• A new software system has been developed which automates many data analysis functions previously done manually. This system first simultaneously assigns events to specific ion species, removing any overlap and using the statistical properties of the measurements to maximum advantage. It then uses these assigned events to construct phase space density distribution functions and corrects these for the effects of instrument efficiency and sampling geometry. Finally, it outputs these distribution functions, error estimates, and count rates for each ion along with many intermediate products that facilitate detailed analysis. The release notes of these data products contain further details.

    • The newest data products were updated in late 2019 and the documentation can be found at Revision C Release Notes.

Wind EPACT High Energy Particle Data

  • Instrument Description
    • The Energetic Particles: Acceleration, Composition and Transport (EPACT) investigation consists of multiple telescopes. Much of the ELITE telescope (i.e., APE-A and IT) failed early in the mission but APE-B has been able to produce 20 MeV proton data consistently. However, the Low Energy Matrix Telescope (LEMT) covering energies in the 1-10 MeV/nuc range and the Suprethermal Energetic Particle telescope (STEP) measuring ions heavier than protons in the 20 keV-1 MeV/nuc range still continue to provide valuable data. These instruments are described in detail by Von Rosenvinge et al. [1995].

    • Further information on the instrument is available on the Instrument Web Page.

  • Calibration and Data Product Documentation
    • The particle detection algorithm is described by Von Rosenvinge et al. [1995].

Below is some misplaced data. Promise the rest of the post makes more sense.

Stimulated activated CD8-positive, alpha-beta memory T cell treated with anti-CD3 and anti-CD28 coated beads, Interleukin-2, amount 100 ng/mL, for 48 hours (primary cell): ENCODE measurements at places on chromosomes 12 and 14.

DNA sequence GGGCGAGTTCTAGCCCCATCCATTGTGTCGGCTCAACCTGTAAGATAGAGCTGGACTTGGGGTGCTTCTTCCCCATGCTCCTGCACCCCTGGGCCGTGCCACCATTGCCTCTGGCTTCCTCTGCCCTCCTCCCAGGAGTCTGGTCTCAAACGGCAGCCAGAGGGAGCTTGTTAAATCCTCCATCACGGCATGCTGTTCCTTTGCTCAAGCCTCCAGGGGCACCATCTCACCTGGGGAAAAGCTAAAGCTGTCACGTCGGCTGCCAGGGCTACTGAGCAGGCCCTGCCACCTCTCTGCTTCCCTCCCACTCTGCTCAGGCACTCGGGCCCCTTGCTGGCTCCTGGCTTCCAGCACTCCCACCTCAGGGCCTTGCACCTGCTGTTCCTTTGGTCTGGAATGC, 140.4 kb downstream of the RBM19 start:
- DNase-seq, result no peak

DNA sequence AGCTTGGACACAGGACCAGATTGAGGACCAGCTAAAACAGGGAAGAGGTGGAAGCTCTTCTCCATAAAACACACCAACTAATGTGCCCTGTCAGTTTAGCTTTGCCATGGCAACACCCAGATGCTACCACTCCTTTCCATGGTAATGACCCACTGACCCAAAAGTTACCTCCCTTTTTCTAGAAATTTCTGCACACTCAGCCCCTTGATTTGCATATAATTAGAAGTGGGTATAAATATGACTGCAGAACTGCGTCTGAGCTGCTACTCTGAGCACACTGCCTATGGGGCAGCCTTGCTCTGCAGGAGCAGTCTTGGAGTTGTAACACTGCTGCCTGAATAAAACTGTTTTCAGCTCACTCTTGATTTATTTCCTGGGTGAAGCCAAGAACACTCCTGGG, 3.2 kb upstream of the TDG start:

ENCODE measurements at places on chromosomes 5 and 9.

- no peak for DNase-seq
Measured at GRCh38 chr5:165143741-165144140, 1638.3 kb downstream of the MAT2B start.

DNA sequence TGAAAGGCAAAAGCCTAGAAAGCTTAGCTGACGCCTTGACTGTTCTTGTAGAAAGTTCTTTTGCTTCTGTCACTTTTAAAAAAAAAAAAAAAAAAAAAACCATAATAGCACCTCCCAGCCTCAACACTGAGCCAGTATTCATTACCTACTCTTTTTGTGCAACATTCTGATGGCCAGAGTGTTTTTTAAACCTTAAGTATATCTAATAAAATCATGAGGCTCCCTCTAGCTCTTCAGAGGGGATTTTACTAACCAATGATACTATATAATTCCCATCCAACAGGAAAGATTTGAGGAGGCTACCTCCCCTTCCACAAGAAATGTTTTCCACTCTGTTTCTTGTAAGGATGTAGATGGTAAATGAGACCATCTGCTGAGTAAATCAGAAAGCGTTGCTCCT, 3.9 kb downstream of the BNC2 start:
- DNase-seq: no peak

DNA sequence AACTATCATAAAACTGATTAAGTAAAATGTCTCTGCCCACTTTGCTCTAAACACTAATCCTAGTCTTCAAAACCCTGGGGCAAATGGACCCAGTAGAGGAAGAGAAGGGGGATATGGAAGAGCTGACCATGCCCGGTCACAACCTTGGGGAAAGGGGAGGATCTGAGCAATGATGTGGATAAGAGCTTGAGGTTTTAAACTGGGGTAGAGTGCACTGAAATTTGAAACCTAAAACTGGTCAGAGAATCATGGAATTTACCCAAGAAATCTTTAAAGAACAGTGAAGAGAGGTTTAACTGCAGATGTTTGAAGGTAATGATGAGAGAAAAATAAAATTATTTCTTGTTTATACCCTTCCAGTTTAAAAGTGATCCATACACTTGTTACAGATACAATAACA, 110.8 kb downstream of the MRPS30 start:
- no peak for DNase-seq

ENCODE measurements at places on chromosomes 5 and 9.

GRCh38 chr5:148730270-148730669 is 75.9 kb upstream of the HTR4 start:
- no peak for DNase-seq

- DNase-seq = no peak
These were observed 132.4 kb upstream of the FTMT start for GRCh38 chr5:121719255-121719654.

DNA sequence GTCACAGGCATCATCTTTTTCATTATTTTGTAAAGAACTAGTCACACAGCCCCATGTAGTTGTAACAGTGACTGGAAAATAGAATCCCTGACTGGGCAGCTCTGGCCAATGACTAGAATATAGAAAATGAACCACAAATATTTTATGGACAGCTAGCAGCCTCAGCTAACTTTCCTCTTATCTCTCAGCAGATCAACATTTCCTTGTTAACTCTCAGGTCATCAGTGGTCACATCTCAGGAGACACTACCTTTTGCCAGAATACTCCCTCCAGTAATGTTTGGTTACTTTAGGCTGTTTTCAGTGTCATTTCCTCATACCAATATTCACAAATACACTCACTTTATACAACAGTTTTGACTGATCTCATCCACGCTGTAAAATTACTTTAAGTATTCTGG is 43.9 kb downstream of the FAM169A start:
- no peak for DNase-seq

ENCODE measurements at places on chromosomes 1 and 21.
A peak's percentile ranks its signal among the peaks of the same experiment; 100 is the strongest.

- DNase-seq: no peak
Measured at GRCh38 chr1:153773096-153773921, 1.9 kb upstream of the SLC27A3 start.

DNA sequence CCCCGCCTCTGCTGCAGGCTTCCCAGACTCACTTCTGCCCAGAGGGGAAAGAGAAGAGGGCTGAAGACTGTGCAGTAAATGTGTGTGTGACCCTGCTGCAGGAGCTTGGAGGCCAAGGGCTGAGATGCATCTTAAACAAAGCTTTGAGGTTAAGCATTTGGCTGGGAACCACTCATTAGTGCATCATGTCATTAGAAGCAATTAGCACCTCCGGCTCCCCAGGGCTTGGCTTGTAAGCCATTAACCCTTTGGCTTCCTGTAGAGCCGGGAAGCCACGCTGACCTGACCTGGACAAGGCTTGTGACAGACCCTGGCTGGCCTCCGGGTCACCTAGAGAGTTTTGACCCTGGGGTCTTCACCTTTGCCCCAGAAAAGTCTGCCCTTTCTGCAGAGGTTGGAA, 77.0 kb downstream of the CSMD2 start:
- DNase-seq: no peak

• The content of the Omnidirectional Intensity data files is descibed by the documentation in the data directory.

    • The content of the Sectored Count data files is described in the documentation in the data directory.

    • The content of the Temperature Anisotropy data files is described in the documentation in the data directory.

Wind WAVES Radio and Plasma Waves Data

  • Instrument Description
    • The WAVES experiment on the Wind spacecraft is composed of three orthogonal electric field antenna and three orthogonal search coil magnetometers. The electric fields are measured through five different receivers: Low Frequency FFT receiver called FFT (0.3 Hz to 11 kHz), Thermal Noise Receiver called TNR (4-256 kHz), Radio receiver band 1 called RAD1 (20-1040 kHz), Radio receiver band 2 called RAD2 (1.075-13.825 MHz), and the Time Domain Sampler called TDS. The electric field antenna are dipole antennas with two orthogonal antennas in the spin plane and one spin axis stacer antenna. Calibration found that the effective antenna lengths are roughly 41.1 m, 3.79 m, and 2.17 m for the X, Y, and Z antenna respectively [Note: These are preliminary estimates and may change.]. The orientation of the search coils are aligned with the dipole antennas.